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While [Wanted! A Horse!] doesn't have the strong story line or the dramatic impact of the author's Don't Take Teddy! it has the same sympathetic, no-nonsense understanding of children and a smooth writing style, and it is particularly sensitive to the relationships with a family and the effect that home situations and external relationships have upon each other. (p. 122)
Zena Sutherland, in Bulletin of the Center for Children's Books (© 1972 by the University of Chicago; all rights reserved), April, 1972.
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Twelve-year-old Svein is disappointed at not getting the horse he'd hoped to receive as a birthday present. But he cheers up when he hears he can take riding lessons at a reduced rate in return for working in the stables. Save for the malicious behavior of another boy and Svein's friendship with two sisters, [Wanted! A Horse!] has little plot. It is, however, filled with incidents that have action and appeal. Svein's family relationships, and the problems the two sisters face in adjusting to their parents' recent divorce and to a new home are described with considerable realism and commendable restraint. (p. 84)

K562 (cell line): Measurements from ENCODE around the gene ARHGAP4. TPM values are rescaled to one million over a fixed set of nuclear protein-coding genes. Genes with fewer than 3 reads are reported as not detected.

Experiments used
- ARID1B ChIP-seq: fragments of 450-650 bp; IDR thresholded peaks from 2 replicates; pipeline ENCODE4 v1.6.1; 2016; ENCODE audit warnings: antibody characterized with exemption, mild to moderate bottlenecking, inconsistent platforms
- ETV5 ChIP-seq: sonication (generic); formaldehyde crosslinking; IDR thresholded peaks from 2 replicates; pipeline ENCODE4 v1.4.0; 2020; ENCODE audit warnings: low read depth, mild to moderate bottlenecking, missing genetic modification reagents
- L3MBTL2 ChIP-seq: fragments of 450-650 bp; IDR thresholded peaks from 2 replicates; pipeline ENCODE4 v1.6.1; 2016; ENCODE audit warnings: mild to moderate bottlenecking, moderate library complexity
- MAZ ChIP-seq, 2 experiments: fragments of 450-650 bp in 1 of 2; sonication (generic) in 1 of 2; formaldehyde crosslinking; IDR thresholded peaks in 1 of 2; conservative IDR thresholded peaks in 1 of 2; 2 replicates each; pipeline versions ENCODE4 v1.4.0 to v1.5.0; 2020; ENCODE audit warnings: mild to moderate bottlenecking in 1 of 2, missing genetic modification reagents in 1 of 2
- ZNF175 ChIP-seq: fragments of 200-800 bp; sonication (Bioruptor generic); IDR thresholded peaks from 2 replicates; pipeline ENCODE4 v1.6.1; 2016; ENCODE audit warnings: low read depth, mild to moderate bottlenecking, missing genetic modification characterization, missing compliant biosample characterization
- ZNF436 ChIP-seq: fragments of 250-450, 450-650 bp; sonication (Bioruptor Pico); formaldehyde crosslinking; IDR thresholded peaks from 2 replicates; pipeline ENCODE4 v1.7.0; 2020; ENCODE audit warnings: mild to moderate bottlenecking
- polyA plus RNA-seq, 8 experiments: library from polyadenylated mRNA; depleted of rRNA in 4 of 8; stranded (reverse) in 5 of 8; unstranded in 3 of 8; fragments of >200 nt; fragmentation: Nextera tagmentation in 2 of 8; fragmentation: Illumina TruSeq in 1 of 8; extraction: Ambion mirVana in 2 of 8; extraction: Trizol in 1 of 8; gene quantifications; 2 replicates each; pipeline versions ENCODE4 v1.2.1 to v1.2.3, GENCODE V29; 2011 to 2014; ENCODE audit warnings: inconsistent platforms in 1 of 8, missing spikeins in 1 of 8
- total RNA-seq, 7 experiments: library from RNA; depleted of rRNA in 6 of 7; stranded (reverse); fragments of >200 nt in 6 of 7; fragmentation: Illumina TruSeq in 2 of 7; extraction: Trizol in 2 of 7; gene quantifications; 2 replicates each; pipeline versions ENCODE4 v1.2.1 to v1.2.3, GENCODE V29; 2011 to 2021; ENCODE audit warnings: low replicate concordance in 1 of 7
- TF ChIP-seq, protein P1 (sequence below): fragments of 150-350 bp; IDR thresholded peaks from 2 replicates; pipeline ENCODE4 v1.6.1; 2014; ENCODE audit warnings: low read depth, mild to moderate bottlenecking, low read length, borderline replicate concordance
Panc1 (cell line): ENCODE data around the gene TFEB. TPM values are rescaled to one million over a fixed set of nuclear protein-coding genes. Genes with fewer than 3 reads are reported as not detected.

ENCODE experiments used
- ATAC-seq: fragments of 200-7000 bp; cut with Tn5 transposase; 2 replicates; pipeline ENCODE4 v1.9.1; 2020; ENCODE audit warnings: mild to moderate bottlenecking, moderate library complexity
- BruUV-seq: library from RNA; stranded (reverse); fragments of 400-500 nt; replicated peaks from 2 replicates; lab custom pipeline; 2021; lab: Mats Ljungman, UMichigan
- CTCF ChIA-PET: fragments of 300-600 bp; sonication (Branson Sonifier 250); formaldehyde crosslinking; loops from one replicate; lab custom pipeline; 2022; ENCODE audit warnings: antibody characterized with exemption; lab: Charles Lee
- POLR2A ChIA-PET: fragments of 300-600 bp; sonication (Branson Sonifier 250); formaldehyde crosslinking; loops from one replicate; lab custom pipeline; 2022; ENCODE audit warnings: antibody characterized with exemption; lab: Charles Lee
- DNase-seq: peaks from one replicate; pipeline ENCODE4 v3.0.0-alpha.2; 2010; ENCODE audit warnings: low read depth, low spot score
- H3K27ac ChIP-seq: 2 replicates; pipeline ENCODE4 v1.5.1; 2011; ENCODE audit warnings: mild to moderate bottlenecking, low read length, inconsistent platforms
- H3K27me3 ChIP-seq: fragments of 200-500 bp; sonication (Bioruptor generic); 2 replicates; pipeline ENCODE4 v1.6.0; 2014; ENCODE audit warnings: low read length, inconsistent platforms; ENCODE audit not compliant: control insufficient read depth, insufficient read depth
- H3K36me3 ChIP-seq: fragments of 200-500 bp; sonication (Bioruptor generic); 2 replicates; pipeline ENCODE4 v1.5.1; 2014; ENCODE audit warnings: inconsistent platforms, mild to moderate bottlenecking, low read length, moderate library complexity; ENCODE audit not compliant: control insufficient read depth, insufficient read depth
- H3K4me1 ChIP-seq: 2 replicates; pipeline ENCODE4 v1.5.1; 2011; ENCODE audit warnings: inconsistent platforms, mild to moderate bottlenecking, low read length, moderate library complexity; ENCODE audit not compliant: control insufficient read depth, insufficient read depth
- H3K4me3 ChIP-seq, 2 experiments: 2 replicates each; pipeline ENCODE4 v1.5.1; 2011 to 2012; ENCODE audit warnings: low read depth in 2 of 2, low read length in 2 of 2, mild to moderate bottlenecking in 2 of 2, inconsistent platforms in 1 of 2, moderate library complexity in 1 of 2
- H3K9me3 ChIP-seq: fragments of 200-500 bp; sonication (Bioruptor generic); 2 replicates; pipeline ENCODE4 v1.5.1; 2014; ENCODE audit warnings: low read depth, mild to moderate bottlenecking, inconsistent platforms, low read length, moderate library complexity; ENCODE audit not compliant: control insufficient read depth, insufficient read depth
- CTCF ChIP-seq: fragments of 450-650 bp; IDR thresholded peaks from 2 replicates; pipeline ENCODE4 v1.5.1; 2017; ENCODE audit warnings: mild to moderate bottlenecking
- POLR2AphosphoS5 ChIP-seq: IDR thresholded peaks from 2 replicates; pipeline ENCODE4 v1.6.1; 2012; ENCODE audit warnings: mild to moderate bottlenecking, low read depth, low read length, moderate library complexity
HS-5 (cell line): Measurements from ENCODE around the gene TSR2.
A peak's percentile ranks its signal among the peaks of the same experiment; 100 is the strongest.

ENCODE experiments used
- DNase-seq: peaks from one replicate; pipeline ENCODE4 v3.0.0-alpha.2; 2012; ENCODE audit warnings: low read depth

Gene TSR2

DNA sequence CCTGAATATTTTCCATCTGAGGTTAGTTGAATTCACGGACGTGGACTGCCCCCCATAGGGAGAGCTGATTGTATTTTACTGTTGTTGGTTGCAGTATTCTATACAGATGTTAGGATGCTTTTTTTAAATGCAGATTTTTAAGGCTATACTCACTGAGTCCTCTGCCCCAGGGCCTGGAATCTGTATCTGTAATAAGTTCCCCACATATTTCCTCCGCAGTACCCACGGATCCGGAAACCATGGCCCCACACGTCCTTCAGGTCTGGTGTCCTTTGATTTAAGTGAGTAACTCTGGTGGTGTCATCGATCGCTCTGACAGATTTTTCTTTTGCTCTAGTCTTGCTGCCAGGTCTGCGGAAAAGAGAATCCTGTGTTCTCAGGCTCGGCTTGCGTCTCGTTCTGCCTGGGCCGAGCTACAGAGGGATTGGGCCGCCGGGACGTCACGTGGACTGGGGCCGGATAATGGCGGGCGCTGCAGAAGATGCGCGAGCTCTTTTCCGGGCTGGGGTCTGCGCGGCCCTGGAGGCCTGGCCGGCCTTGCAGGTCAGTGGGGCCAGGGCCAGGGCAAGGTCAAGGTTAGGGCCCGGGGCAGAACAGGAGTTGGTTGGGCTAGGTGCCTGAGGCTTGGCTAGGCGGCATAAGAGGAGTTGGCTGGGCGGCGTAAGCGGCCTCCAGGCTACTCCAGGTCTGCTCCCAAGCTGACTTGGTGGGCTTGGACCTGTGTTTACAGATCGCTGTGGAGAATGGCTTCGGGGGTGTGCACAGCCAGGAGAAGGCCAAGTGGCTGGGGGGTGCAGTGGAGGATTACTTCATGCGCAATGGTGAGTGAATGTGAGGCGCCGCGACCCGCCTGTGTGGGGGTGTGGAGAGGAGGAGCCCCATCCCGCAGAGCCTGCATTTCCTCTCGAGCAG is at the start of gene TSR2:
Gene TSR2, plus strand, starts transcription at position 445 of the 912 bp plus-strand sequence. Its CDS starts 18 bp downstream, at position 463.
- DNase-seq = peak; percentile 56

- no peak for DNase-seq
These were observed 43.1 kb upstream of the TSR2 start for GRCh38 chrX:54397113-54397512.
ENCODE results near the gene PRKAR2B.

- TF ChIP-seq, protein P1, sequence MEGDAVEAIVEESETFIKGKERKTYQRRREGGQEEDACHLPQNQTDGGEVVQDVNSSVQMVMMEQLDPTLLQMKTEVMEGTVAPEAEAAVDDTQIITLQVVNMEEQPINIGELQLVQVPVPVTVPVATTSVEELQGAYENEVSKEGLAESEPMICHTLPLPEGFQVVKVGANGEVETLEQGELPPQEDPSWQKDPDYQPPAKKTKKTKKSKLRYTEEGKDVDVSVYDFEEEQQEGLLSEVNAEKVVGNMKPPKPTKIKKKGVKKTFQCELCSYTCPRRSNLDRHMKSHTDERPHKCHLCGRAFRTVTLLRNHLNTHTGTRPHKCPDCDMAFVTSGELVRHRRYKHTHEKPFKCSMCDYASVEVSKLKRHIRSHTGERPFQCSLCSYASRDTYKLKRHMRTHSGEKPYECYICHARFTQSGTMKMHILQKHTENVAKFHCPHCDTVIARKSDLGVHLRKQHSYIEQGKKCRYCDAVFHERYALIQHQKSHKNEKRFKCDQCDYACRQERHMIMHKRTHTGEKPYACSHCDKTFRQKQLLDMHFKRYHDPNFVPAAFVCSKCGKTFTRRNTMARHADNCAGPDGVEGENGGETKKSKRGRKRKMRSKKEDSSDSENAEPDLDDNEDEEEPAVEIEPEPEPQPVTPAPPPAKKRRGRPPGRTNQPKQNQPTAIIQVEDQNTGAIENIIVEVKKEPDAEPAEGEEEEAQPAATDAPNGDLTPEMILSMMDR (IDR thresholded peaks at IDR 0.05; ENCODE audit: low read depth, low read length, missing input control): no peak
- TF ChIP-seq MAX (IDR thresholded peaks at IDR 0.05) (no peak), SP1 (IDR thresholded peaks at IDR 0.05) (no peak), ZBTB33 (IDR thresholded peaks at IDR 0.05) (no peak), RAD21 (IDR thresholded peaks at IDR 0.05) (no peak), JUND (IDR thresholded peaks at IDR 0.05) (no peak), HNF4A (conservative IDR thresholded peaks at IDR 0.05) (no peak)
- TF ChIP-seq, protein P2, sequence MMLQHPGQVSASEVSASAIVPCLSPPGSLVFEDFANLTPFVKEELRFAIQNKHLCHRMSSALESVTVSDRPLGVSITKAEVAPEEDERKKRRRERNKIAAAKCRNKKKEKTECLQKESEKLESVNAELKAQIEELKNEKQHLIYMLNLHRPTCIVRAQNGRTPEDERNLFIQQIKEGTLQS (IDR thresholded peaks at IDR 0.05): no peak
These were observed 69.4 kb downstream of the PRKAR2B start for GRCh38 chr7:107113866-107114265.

Zena Sutherland, in Saturday Review (© 1972 Saturday...
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Rose S. Bender
Despite the title [Wanted! A Horse!], horse enthusiasts will not find much to satisfy them in this muddled story. Friis has woven together the standard strands: silly, non-understanding parents; two young girls whose family has been broken by divorce and whose relationship to the hero, Svein, is both nebulous and contrived; and some sophisticated and unmotivated teenagers, including one whose behavior is meant to be an example of modern destructiveness…. Even the addition of a touch of mystery fails to produce the desired suspense, and the denouement is slow, unclear and boring. (p. 2960)
Rose S. Bender, in Library Journal (reprinted from Library Journal,...